JAMES TREFIL, Robinson Professor of Physics at George Mason University, is the author of over 40 books and 100 articles in professional journals. He is a fellow of the American Physical Society, the American Association for the Advancement of Science, and the World Economic Forum. He is the recipient of the Andrew Gemant Award (American institute of Physics), the Westinghouse and Subaru Awards (American Association for the Advancement of Science) and the 2008 Science Writing Award (American Physical Society). His most recent books are Why Science and The Sciences: An Integrated Approach (with Robert Hazen).
Reviews-
  • Publisher's Weekly

    December 1, 1990
    These 18 lucid essays cover mainly life and physical sciences, connecting fresh presentations of basic chemistry, physics, geology, astronomy and biology to today's science news. Hazen and Trefil, professors of physical science at George Mason University in Virginia, demystify many advanced topics with succinct, if often reductive analogies: Heisenberg's Uncertainty Principle becomes a car wreck in a dark tunnel, for example. ``Scientific literacy'' is defined by the authors to mean the ability to comprehend the science we read about daily, as well as to appreciate ``this exceedingly beautiful and elegant view of the world.'' The book's treatment will cause readers to wonder what was so confusing about the Periodic Table of Elements they confronted in their school days. Literary Guild and Doubleday Book Club alternates.

  • The Washington Post Book World "Lucid and lively. Hazen and Trefil have a particular genius for picturing even formidably abstract ideas in concrete images. . . . Science Matters is as good as they get"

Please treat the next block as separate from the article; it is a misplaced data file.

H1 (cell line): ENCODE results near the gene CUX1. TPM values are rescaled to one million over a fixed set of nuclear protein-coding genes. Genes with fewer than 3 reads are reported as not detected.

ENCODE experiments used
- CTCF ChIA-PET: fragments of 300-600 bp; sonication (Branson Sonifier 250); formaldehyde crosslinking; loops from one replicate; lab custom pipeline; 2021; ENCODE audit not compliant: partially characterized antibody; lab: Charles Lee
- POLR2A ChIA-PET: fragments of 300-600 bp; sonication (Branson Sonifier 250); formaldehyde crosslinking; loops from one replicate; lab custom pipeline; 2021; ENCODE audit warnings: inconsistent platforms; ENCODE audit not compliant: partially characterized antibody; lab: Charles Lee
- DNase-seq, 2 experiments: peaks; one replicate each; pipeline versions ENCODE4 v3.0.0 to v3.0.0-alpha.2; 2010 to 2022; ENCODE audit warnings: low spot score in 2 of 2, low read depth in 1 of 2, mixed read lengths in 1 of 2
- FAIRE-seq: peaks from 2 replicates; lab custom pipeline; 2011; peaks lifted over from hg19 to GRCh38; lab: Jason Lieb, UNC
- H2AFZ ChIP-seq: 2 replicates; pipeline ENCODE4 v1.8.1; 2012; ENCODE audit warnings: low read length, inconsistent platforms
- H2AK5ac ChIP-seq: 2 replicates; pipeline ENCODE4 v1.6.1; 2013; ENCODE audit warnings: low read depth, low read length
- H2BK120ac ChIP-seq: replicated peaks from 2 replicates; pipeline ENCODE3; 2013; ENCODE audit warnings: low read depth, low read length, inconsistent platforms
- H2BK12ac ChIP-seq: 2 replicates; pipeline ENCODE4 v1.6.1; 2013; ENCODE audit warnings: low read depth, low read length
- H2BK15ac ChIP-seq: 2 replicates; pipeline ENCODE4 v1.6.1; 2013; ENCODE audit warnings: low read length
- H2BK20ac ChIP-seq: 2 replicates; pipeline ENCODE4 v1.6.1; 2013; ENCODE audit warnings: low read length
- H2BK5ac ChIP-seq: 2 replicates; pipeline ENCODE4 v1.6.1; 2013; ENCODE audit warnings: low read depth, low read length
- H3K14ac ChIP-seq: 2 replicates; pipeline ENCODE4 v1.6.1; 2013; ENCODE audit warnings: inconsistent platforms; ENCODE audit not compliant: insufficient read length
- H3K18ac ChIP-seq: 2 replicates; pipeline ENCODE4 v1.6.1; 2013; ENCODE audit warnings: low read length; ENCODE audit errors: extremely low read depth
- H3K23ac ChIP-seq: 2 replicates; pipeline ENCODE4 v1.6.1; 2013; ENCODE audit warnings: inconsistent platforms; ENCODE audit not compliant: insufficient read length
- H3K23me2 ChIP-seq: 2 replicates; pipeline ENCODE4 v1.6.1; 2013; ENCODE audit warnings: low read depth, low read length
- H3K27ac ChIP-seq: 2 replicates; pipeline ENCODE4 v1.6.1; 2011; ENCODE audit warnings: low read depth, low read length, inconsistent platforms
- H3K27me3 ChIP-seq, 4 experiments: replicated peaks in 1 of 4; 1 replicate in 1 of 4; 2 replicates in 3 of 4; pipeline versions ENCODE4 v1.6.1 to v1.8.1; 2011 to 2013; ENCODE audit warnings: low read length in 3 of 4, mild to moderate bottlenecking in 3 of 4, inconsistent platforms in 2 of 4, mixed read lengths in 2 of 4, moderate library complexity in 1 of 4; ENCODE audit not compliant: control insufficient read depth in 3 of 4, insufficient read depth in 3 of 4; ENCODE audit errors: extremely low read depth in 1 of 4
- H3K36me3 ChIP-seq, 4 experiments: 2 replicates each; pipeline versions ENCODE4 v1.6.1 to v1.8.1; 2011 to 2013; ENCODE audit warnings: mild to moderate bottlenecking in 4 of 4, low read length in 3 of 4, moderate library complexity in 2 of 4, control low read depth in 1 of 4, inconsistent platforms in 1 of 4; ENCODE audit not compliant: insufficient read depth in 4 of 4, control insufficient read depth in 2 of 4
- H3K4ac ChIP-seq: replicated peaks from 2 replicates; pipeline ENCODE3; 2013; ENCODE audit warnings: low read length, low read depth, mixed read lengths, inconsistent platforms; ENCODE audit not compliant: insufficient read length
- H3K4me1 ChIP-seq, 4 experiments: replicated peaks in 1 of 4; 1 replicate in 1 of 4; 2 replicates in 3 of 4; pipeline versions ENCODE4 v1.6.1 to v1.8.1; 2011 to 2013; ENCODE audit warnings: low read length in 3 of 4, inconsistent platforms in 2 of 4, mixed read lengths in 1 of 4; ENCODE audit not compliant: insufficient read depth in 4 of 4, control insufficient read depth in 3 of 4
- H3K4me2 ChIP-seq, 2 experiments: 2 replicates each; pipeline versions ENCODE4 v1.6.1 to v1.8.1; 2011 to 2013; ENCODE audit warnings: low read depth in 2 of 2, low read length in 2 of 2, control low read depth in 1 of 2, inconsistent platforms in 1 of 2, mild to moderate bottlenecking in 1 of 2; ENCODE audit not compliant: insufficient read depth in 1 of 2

• The New York Times Book Review "Hazen and Trefil [are] unpretentious--good, down-to-earth, we-can-explain-anything science teachers, the kind you wish you had but never did."
  • New Scientist "A book that even scientifically literate readers can consult . . . if they find their recollection of relativity or quantum mechanics getting shaky."
  • Washington Monthly "Ordered and accessible, never daunting, never jumping ahead of itself. . . . If you've always thought you could never understand science, Hazen and Trefil will show you you're wrong."
  • E. D. Hirsch, Jr. "A thoughtful and concise overview of what the citizen needs to know about science."
  • Isaac Asimov "Science does matter, as this book shows."
  • Leon M. Lederman, winner of the Nobel Prize for Physics "A model of clarity and coherence."
  • Publishers Weekly "Lucid. . . . Will cause readers to wonder what was so confusing about the Periodic Table of Elements they confronted in their school days."
  • Kirkus Reviews "A first rate exposition-thorough, accessible, and entertaining-of the rudiments of scientific knowledge."
  • Booklist "A confident overview of the fundamentals of science. . . . Comprehensible and carefully paced."
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Science Matters
Achieving Scientific Literacy
Robert M. Hazen